Forgot your password?

We just sent you an email, containing instructions for how to reset your password.

Sign in

  • Photo by Crystalline Radical

    It looked like a space ship landed in the middle of cactus and desert plants. Bright lights and smoke emanated from concrete and steel pipes. Startled lizards stood on hind legs as the bell of the factory caused a parking lot full of yawning men and sleepy eyed women to walk faster. They frantically dug into their pockets, wallets, plastic bags and purses to pull out glossy white badges, hair nets, plastic gloves, rubber boots, aprons and masks that covered faces and torsos and feet until workers looked indistinguishable and alien.

    Upon entering the belly of the machine, the scent of lubricants and chemicals immediately infiltrated the nose and the lungs. The powerful smells kicked off hacking coughs and runny noses, the teary eyes and the red faces were initiations to a microcosm of machine and metal. The noise defeated spongy ear plugs and helpless eardrums echoed the rub of steel, the squeaky metal wheels rotating hypnotically through ten and twelve hour shifts. Tick ….tock…. tick ...tock time moved slowly on factory clocks.

    The women stood elbow to elbow on the assembly line. They faced each other but were separated by a row of tin cans floating on steel rollers. The loudness of engines, the clatter of cans prohibited conversation. The limited work space coerced the women to move mechanically- grab chiles, fill can, grab, fill, grab, fill…for ten to twelve hours. Fingers and hands toiling incessantly until the next bell, then a five minute break. Women dashed to the bathroom, others dashed to the water fountains. I was eighteen, new to the steam, the heat, the artificial light, the sweat of pores and the evaporated dreams.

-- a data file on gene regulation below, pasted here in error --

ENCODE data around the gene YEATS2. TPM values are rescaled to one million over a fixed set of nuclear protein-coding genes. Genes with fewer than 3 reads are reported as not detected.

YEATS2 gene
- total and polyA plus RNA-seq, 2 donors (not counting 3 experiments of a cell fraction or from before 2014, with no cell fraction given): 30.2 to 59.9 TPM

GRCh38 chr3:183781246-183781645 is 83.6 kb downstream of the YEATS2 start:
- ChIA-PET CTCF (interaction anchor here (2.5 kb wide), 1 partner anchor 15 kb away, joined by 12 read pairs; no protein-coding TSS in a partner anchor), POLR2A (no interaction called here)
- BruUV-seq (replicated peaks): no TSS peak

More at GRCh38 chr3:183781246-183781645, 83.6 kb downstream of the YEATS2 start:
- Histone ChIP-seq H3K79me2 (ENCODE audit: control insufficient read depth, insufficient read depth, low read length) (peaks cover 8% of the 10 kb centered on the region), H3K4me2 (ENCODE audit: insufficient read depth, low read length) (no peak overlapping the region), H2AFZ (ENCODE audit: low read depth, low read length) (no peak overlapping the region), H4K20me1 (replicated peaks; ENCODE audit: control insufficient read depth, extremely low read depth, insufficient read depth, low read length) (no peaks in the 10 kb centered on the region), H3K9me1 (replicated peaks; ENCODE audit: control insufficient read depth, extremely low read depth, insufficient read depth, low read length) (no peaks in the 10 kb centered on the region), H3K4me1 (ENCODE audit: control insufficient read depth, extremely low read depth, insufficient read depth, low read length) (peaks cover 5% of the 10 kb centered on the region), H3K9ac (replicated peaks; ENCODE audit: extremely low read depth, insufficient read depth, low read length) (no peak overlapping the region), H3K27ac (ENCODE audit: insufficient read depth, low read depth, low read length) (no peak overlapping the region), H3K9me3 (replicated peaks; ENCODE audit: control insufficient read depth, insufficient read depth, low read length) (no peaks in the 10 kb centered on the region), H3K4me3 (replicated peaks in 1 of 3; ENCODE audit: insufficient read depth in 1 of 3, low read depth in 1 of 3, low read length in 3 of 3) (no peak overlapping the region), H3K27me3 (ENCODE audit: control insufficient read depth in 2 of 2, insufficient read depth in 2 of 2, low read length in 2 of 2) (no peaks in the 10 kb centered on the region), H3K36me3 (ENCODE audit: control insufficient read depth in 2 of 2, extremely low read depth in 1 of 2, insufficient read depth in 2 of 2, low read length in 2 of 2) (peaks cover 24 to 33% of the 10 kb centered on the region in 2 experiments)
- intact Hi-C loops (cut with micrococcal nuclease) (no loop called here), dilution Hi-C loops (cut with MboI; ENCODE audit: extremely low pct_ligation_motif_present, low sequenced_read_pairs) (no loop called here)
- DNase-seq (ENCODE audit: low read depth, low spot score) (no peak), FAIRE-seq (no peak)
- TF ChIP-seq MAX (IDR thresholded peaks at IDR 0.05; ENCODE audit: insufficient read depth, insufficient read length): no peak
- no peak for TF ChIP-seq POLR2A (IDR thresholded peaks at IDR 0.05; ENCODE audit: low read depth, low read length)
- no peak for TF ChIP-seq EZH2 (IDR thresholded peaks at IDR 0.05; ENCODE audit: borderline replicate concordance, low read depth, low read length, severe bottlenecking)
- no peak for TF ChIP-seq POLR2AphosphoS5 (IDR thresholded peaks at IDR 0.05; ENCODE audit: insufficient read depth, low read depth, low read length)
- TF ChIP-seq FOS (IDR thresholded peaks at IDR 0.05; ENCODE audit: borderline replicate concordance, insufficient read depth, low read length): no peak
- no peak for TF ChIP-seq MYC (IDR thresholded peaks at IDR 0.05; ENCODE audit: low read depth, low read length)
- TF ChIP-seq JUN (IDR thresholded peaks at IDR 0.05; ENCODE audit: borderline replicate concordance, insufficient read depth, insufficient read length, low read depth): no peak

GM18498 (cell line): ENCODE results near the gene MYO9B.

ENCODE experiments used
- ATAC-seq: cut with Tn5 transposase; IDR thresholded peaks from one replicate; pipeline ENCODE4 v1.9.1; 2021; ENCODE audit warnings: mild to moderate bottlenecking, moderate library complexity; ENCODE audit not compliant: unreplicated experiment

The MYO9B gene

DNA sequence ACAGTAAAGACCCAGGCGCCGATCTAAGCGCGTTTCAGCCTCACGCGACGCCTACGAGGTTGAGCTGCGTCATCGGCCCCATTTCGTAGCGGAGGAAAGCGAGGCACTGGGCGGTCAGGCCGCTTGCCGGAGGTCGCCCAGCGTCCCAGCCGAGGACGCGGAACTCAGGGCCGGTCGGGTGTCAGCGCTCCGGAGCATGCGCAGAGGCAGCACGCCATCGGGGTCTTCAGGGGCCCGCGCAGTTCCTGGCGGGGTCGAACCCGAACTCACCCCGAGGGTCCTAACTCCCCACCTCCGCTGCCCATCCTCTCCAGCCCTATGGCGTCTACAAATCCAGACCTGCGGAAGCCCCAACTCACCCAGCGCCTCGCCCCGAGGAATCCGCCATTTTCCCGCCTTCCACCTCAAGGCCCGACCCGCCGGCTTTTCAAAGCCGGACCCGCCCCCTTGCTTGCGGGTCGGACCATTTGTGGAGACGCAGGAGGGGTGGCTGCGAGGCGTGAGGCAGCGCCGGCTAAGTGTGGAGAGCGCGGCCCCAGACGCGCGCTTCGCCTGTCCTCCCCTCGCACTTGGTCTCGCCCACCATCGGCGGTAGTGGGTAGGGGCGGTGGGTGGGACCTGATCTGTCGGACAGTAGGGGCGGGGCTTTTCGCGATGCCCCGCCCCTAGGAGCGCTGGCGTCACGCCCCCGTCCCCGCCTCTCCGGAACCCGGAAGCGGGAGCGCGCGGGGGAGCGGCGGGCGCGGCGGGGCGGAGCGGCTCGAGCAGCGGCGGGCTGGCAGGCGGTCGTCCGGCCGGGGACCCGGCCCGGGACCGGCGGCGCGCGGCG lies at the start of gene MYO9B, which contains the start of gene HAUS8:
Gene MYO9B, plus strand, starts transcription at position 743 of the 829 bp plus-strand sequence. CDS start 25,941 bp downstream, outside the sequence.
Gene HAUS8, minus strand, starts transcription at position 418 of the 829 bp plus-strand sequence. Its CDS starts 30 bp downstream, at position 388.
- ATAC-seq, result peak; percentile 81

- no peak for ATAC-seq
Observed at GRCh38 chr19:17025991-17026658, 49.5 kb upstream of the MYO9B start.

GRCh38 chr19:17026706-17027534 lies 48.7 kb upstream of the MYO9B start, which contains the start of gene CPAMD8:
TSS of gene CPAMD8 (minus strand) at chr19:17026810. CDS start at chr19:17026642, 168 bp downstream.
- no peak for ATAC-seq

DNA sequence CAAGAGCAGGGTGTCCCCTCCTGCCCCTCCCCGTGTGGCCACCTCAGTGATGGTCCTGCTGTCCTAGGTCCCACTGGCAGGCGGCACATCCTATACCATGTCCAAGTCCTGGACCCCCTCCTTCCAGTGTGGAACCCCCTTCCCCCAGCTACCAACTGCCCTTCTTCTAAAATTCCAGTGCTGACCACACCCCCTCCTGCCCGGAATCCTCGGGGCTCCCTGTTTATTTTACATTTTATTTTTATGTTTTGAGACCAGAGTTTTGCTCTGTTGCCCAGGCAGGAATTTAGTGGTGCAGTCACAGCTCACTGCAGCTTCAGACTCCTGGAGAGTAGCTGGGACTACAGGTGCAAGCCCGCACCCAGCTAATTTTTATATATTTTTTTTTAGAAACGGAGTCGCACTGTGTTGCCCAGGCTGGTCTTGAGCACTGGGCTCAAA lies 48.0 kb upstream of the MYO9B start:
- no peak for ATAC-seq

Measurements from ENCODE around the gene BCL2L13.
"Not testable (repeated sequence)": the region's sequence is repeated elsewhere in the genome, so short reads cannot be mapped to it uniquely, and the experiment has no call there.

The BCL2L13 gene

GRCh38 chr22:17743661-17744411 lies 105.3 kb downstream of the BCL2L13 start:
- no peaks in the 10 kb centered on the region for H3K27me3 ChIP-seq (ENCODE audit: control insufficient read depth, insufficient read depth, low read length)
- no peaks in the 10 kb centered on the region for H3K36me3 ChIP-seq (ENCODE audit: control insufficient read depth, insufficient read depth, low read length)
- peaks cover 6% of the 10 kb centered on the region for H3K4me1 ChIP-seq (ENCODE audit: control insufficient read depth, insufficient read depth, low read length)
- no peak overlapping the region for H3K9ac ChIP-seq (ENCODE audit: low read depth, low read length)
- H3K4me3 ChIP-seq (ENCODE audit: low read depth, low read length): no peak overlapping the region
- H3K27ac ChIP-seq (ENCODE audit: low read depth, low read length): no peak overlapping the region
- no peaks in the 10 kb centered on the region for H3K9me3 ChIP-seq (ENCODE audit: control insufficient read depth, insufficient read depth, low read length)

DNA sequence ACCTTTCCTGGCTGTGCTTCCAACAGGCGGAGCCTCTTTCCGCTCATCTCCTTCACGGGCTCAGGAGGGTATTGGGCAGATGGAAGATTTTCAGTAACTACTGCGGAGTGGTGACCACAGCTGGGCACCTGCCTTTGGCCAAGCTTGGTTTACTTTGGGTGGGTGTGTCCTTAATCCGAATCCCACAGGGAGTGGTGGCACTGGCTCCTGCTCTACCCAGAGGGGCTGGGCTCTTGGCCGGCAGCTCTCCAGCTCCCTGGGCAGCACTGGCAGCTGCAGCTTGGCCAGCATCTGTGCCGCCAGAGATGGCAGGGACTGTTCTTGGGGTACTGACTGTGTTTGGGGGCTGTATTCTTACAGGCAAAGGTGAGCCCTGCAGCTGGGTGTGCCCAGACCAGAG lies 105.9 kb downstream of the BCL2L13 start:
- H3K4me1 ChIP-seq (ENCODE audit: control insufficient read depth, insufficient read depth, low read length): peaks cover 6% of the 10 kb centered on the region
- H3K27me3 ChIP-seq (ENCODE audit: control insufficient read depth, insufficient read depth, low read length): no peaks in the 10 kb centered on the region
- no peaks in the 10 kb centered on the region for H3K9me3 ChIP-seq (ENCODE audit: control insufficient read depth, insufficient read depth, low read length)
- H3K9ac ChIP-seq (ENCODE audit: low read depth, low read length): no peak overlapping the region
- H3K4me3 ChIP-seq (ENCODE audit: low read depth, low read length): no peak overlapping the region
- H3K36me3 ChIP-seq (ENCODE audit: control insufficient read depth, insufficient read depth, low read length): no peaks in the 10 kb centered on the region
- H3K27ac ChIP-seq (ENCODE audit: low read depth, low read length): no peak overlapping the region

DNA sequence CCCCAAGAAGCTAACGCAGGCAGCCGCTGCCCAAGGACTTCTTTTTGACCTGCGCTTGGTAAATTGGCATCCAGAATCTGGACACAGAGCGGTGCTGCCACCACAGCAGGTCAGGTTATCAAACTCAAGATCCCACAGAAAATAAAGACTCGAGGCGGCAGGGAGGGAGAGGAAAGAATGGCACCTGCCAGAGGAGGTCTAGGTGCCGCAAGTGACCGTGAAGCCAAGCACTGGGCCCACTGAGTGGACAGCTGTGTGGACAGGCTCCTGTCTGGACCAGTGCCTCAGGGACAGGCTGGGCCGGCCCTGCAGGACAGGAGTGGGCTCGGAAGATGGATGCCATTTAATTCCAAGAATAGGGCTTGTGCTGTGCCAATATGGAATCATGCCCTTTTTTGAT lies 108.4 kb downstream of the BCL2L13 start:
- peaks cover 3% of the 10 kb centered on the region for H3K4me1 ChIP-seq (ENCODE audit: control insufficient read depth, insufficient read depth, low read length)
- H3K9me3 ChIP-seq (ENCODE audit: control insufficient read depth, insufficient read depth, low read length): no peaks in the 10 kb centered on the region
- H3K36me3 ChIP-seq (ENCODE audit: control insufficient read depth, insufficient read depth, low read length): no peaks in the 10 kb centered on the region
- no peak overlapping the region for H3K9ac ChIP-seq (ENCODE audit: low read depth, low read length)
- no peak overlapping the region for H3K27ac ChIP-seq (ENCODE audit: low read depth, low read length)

• Share

    Connected stories:

About

Collections let you gather your favorite stories into shareable groups.

To collect stories, please become a Citizen.

    Copy and paste this embed code into your web page:

    px wide
    px tall
    Send this story to a friend:
    Would you like to send another?

      To retell stories, please .

        Sprouting stories lets you respond with a story of your own — like telling stories ’round a campfire.

        To sprout stories, please .

            Better browser, please.

            To view Cowbird, please use the latest version of Chrome, Safari, Firefox, Opera, or Internet Explorer.